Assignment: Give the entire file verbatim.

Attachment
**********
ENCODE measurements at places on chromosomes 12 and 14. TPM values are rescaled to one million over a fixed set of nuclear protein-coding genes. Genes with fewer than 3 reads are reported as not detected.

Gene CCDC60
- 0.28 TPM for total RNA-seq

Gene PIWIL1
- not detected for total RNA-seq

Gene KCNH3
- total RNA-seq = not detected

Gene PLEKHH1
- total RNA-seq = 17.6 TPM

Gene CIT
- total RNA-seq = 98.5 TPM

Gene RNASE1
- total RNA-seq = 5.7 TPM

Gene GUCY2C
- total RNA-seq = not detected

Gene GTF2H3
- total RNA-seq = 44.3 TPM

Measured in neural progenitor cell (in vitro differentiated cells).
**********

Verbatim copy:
ENCODE measurements at places on chromosomes 12 and 14. TPM values are rescaled to one million over a fixed set of nuclear protein-coding genes. Genes with fewer than 3 reads are reported as not detected.

Gene CCDC60
- 0.28 TPM for total RNA-seq

Gene PIWIL1
- not detected for total RNA-seq

Gene KCNH3
- total RNA-seq = not detected

Gene PLEKHH1
- total RNA-seq = 17.6 TPM

Gene CIT
- total RNA-seq = 98.5 TPM

Gene RNASE1
- total RNA-seq = 5.7 TPM

Gene GUCY2C
- total RNA-seq = not detected

Gene GTF2H3
- total RNA-seq = 44.3 TPM

Measured in neural progenitor cell (in vitro differentiated cells).